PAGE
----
Lead-pipe rigidity

Definition

noun

A hypokinetic disorder characterized by the inflexibility or stiffness of the limb that is maintained equally throughout the passive flexion


Supplement

Lead-pipe rigidity is a type of movement disorder, i.e. a hypokinesia that pertains to decreased bodily movements. The loss is due to a disruption in the basal ganglia. An example of a condition exhibiting a hypokinetic disorder is the Parkinson's disease. Patients suffering from Parkinson's disease would experience rigidity in their muscles. They would also not be able to produce movement in the affected muscle. The various forms of hypokinetic disorders include akinesia, bradykinesia, dysarthria, dyskinesia, dystonia, freezing, neuroleptic malignant syndrome, postural instability, and rigidity.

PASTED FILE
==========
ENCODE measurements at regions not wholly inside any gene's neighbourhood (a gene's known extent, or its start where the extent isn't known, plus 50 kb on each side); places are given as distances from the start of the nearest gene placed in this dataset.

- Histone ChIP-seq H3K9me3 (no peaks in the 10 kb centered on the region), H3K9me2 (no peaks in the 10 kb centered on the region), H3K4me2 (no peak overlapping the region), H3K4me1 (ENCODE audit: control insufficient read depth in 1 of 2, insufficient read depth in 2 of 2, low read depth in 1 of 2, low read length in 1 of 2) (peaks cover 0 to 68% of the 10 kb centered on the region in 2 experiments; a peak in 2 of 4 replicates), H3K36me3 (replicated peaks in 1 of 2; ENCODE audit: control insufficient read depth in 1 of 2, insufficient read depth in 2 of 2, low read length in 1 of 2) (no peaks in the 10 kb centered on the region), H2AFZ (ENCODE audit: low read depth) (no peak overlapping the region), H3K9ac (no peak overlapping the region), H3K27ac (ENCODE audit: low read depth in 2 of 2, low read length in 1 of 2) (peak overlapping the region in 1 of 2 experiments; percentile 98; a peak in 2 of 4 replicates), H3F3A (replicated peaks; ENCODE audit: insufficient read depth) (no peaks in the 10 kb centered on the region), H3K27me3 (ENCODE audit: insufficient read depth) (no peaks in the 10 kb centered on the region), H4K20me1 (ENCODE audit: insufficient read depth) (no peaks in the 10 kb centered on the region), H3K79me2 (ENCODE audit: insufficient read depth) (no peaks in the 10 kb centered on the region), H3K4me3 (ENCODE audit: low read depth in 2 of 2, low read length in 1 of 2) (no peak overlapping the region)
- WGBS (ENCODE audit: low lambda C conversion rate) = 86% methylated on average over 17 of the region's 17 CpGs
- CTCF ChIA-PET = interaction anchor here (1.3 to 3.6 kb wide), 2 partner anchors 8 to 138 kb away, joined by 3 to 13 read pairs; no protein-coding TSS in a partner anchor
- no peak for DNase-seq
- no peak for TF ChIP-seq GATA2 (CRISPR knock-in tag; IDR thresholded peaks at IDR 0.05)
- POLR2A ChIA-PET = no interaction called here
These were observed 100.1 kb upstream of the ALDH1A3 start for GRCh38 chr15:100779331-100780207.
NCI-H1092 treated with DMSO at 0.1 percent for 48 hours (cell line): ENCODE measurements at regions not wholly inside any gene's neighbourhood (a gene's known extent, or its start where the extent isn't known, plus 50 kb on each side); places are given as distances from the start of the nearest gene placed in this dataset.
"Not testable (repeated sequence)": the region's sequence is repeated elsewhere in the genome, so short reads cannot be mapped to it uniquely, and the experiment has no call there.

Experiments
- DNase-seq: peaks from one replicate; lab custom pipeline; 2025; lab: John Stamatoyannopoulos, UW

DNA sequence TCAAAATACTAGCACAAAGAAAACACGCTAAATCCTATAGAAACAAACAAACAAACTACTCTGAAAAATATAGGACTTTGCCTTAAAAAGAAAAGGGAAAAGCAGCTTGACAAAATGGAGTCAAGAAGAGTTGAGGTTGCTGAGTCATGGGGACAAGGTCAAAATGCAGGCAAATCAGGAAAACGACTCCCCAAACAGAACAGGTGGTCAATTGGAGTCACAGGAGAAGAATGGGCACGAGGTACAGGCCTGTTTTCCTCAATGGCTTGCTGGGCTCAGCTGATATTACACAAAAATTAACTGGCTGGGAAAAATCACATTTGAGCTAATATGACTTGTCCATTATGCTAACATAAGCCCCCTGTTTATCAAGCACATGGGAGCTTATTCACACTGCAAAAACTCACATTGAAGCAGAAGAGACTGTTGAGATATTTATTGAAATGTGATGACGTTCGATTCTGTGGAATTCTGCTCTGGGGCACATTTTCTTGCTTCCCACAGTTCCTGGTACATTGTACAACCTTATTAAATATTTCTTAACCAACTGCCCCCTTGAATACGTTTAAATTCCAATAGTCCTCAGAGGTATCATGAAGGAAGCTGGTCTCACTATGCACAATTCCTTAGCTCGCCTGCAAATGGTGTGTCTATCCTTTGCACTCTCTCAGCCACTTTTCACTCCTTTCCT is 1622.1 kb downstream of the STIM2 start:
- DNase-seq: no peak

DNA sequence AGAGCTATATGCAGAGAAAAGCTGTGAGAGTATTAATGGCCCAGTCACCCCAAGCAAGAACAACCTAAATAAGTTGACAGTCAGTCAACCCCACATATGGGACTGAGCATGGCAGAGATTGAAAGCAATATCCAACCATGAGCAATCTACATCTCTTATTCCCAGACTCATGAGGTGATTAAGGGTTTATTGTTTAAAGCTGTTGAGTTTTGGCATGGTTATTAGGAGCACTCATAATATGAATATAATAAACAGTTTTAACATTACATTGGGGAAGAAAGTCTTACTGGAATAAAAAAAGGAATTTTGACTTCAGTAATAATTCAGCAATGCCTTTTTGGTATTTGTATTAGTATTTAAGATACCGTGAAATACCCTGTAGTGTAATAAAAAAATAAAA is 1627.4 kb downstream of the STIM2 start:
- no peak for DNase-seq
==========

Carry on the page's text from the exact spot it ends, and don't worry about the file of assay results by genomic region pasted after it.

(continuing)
Rigidity is characterized by an increase in muscle tone. This causes resistance to externally imposed joint movements.1 It affects both agonist muscles and antagonist muscles. It is associated with patients with Parkinson's disease. Two forms of rigidity observed are the cogwheel rigidity and the lead-pipe type. The difference between the two is that in cogwheel rigidity there is tremor superimposed with background increase of tone whereas in lead-pipe rigidity there is a relatively uniform rigidity in both agonist and antagonist muscle group.2


See also:

Reference(s):
1 O'Sullivan, Susan B.; Schmitz, Thomas J. (2007). "Parkinson's Disease". Physical Rehabilitation 5. Philadelphia: F.A Davis Company. pp. 856–857.
2 Teddy Poh. (2013). SPASTICITY VS RIGIDITY. Retrieved from https://teddybrain.wordpress.com/2013/01/01/spasticity-vs-rigidity/


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